16 24 July Ax-les-Thermes – Toulouse Plain stage 123 km (76 mi)  Rik Van Steenbergen (BEL)
17 25 July Toulouse – Saint-Gaudens Stage with mountain(s) 250 km (155 mi)  Charly Gaul (LUX)
18 26 July Saint-Gaudens – Pau Stage with mountain(s) 205 km (127 mi)  Jean Brankart (BEL)
19 27 July PauBordeaux Plain stage 195 km (121 mi)  Wout Wagtmans (NED)
20 28 July Bordeaux – Poitiers Plain stage 243 km (151 mi)  Jean Forestier (FRA)
21 29 July Châtellerault – Tours Individual time trial 68.6 km (43 mi)  Jean Brankart (BEL)
22 30 July Tours – Paris Plain stage 229 km (142 mi)  Miguel Poblet (ESP)

Classification leadership[edit]

Stage General classification
Points classification
Mountains classification Team classification
1A  Miguel Poblet (ESP)  Miguel Poblet (ESP) no award Île-de-France
1B  Wout Wagtmans (NED)  Italy
2  Wout Wagtmans (NED) Île-de-France
3  Belgium
4  Antonin Rolland (FRA)  France
5  Vincent Vitetta (FRA)
6
7  Wim van Est (NED)
8  Antonin Rolland (FRA)  Charly Gaul (LUX)
9  Miguel Poblet (ESP)
10  Wout Wagtmans (NED)
11
12
13  Wim van Est (NED)
14
15  Stan Ockers (BEL)
16
17  Louison Bobet (FRA)
18
19
20
21
22
Final  Louison Bobet (FRA)  Stan Ockers (BEL)  Charly Gaul (LUX)  France

Results[edit]

General classification[edit]

The time that each cyclist required to finish each stage was recorded, and these times were added together for the general classification. If a cyclist had received a time bonus, it was subtracted from this total; all time penalties were added to this total. The cyclist with the least accumulated time was the race leader, identified by the yellow jersey.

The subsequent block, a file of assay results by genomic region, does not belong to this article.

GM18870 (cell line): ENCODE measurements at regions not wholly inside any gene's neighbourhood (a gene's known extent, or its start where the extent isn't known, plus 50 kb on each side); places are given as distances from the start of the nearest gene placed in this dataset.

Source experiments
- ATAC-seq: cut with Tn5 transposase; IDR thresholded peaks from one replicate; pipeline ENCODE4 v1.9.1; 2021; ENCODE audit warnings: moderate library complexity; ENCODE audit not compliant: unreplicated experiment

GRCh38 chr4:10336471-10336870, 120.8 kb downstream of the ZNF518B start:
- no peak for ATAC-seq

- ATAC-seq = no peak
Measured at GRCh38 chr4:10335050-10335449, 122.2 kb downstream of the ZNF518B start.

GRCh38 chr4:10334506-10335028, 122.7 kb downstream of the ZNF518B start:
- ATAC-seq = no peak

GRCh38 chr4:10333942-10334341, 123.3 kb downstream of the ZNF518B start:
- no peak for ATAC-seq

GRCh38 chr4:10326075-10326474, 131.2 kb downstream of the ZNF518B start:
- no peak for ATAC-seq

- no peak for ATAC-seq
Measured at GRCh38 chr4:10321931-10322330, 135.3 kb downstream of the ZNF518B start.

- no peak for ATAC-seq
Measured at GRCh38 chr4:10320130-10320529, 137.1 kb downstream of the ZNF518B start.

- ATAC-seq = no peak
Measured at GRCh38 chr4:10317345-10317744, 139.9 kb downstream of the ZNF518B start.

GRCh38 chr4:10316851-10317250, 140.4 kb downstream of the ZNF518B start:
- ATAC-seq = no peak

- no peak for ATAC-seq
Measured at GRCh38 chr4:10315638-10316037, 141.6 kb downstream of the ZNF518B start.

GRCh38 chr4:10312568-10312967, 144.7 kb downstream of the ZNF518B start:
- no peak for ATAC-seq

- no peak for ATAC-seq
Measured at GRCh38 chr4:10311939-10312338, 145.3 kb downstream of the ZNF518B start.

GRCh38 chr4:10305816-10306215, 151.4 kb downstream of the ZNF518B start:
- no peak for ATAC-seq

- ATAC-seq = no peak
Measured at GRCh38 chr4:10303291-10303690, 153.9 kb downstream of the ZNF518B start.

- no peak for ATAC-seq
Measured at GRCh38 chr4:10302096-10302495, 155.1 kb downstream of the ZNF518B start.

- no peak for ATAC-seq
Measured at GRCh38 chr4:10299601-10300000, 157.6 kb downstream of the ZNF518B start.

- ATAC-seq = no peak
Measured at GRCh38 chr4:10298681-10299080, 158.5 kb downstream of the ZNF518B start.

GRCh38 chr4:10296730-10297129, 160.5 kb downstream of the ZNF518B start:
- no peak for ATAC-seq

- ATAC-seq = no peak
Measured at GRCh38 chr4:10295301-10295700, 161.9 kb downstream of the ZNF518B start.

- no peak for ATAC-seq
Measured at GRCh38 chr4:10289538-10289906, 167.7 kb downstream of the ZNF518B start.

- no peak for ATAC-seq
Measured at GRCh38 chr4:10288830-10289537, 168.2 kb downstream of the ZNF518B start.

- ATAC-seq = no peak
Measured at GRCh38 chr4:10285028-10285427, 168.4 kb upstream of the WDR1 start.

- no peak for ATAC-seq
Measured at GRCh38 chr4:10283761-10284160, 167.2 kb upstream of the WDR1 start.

Final general classification (1–10)[3]
Rank Rider Team Time
1  Louison Bobet (FRA) France 130h 29' 26"
2  Jean Brankart (BEL) Belgium +4' 53"
3  Charly Gaul (LUX) Luxembourg/Mixed +11' 30"
4  Pasquale Fornara (ITA) Italy +12' 44"
5  Antonin Rolland (FRA) France +13' 18"
6  Raphaël Géminiani (FRA) France +15' 01"
7  Giancarlo Astrua (ITA) Italy +18' 13"
8  Stan Ockers (BEL) Belgium +27' 13"
9  Alex Close (BEL) Belgium +31' 10"
10  François Mahé (FRA) France +36' 27"

Points classification[edit]

The points classification was calculated in the same way as in 1954, following the calculation method from the Tours de France from 1905 to 1912. Points were given according to the ranking of the stage: the winner received one points, the next cyclist two points, and so on. These points were added, and the cyclist with the least points was the leader of the points classification. In 1955, this was won by Stan Ockers.[3]

Final points classification (1–10)[12]
Rank Rider Team Points
1  Stan Ockers (BEL) Belgium 322
2  Wout Wagtmans (NED) Netherlands 399
3  Miguel Poblet (ESP) Spain 409
4  Wim van Est (NED) Netherlands 415
5  Gilbert Bauvin (FRA) North East/Center France 483
6  Antonin Rolland (FRA) France 503
7  Alfred De Bruyne (BEL) Belgium 563
8  Alessandro Fantini (ITA) Italy 573.5
9  Bruno Monti (ITA) Italy 638.5
10  Raymond Impanis (BEL) Belgium 652.5

Mountains classification[edit]

Points for the mountains classification were earned by reaching the mountain tops first. The system was almost the same as in 1954: there were two types of mountain tops: the hardest ones, in category 1, gave 10 points to the first cyclist, the easier ones, in category 2, gave 6 points to the first cyclist, and the easiest ones, in category 3, gave 3 points. Charly Gaul won this classification.[3]